ACCC internet sweep about to shake things up online: What’s in store for business and influencers

Lit Agency - Diane Markovski on ACCC sweep

“Influencers and businesses alike need to review their practises and improve their compliance with the Australian Consumer Law.”

By Diane Markovski, founder of Lit Agency

The ACCC internet sweep and what this means from a brand perspective and as an influencer is yet to be seen. Social media, since the launch of Facebook, has been a grey area when it comes to giveaways, some ads, and, you guessed it, influencers and what can and can’t be claimed. The ACCC in December performed internet sweeps of social media influencer accounts and the online reviews provided on business pages.

What’s standing out more than ever is that influencers and businesses alike need to review their practises and improve their compliance with the Australian Consumer Law to ensure that those visitors to their pages are receiving trustworthy information online.

We know and can see that influencers sit in a position of influence among those followers who find them relatable and genuine, who look to them with a level of trust, and who will buy or do what their influencer recommends.

The report showed 118 social media influencer accounts were, in fact, pulled up to be reviewed in their recent influencer sweep, and a whopping 81% were found to be potentially posting and making claims that are misleading. The main and common issue with the 81% of posts were in fact influencers did not disclose the brand relationships in posts, which NOW becomes the brand/business responsibility that the influencer you engage correctly displays the type of partnership you have engaged with them in the promotion of your brand, product or service.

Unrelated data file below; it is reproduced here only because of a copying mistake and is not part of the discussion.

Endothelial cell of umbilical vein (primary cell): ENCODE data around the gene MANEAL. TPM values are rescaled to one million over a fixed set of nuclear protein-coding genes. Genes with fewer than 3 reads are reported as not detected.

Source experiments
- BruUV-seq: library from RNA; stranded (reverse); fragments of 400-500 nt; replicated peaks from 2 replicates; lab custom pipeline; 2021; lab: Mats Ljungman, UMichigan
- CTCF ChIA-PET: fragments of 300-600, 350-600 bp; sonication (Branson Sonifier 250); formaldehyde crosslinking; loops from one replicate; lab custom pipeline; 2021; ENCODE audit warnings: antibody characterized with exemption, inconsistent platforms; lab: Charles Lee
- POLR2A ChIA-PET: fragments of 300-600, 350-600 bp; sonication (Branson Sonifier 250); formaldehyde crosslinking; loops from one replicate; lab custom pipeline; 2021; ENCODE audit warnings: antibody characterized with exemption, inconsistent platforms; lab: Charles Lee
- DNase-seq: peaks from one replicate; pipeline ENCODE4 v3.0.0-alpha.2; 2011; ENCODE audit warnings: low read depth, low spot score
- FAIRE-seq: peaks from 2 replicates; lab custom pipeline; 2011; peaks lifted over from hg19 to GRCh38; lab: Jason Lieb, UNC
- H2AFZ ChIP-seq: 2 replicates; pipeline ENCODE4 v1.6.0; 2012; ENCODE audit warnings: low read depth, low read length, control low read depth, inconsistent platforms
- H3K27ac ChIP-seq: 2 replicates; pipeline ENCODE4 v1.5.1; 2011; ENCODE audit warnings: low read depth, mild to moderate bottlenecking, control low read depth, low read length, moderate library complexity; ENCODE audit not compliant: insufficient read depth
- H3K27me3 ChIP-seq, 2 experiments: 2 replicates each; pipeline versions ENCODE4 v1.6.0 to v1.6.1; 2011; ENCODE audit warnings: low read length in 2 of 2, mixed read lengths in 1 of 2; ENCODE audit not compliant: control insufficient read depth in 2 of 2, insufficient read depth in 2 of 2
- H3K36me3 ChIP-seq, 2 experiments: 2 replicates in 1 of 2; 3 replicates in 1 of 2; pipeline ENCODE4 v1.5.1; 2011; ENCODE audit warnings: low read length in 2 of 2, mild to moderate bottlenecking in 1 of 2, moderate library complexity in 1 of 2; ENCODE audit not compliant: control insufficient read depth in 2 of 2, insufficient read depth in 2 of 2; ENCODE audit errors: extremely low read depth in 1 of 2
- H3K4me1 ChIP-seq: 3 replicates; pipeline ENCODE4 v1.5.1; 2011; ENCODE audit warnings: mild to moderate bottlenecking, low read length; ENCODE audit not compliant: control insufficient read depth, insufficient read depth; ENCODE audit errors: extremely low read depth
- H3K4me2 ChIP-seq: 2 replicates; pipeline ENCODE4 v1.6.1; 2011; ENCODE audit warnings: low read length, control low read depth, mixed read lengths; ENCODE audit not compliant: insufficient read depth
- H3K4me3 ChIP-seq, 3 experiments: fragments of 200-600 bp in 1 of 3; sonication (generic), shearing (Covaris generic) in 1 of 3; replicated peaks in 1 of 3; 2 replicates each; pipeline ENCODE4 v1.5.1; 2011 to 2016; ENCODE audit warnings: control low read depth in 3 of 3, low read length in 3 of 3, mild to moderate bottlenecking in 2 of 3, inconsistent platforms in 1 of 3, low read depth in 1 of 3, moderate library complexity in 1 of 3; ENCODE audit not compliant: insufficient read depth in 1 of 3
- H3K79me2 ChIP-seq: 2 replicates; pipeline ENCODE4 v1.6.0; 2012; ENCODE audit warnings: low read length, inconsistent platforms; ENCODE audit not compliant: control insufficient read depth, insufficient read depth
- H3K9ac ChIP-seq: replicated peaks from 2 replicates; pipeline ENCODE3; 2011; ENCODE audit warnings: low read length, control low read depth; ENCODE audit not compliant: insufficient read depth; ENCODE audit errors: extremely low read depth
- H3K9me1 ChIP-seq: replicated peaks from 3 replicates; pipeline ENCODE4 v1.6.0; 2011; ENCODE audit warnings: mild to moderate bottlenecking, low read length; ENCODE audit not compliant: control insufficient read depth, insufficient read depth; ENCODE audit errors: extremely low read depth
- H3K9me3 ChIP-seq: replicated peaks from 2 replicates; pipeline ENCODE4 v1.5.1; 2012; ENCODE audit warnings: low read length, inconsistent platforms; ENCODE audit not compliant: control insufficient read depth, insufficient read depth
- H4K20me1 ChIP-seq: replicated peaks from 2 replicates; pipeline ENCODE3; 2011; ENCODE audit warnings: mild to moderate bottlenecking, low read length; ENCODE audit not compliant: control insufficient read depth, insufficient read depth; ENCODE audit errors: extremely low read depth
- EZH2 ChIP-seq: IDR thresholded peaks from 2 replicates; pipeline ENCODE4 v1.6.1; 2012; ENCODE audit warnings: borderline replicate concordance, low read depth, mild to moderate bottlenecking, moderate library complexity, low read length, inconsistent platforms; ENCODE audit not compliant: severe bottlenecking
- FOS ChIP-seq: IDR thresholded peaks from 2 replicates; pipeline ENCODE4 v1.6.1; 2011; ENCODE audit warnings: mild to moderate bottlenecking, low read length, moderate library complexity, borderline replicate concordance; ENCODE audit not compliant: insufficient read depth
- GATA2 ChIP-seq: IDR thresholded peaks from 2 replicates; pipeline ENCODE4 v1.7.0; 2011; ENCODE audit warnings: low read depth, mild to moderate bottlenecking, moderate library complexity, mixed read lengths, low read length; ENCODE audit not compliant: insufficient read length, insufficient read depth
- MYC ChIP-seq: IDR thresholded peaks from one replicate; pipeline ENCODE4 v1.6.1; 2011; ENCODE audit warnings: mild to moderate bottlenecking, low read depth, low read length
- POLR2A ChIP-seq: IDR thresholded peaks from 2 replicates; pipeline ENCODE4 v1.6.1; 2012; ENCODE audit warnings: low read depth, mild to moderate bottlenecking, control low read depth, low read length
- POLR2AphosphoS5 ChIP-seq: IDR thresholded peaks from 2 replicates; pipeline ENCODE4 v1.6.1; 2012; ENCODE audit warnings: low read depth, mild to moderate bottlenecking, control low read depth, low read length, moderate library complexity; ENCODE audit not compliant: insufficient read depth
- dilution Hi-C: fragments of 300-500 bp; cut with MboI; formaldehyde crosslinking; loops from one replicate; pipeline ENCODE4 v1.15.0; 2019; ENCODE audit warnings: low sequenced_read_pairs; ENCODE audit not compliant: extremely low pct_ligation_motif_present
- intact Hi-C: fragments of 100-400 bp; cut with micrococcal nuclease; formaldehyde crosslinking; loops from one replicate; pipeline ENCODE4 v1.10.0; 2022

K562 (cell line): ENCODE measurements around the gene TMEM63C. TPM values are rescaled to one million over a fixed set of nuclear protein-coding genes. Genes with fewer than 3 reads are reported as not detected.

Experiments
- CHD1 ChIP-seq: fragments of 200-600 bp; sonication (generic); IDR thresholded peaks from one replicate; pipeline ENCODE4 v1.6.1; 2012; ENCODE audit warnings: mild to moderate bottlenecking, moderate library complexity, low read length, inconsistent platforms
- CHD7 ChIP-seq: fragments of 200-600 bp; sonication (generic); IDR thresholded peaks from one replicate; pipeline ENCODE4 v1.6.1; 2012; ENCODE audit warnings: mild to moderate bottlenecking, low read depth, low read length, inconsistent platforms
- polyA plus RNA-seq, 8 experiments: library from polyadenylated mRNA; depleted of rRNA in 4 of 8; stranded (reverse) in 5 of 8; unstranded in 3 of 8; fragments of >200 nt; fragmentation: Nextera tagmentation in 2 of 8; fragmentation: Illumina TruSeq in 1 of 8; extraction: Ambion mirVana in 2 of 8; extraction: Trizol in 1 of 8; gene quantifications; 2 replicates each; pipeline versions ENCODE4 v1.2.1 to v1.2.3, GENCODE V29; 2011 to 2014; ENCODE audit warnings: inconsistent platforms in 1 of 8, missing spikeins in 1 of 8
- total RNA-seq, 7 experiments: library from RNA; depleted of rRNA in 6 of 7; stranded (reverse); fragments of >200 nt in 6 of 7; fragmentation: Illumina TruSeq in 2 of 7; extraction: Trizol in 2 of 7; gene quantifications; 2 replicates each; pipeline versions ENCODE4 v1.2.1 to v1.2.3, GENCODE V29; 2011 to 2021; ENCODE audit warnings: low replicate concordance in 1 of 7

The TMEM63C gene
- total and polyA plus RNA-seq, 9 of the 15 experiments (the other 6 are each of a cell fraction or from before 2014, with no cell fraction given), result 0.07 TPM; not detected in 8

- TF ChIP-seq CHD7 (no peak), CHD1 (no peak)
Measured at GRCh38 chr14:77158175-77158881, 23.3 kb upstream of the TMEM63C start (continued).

What has been seen is that many influencers still to this day format their posts to hide their advertising disclosure. This is now the tricky part as under Australian Consumer Law, business must not deceive customers and now this applies to engaging a influencer as a marketer or a brand to essentially advertise your product online.

This ACCC sweep extended across Instagram, Tik Tok, Snapchat, Youtube, Facebook and Twitch. Some were macro with mass following and some were micro influencers with not a huge list of following.

What we will see shortly is guidance released in early 2024 that will apply to both businesses ad influencers to remind them of the expectations and obligations under the Australian Consumer Law to disclose advertising across all social media platforms whether it’s a scheduled ad to a post.

What we know is that since the birth and rise of the influencer is that it is and will continue to evolve. However, it is the business responsibility to ensure influencers are aware of what the Australian Consumer Laws are in terms of that vertical when it comes to promoting their product, brand or service. When creating a brief, you cannot veer the influencer to make claims on your behalf which is then creating a not genuine review.

See also: Diane Markovski: The rise of the social media influencer

Top image: Diane Markovski

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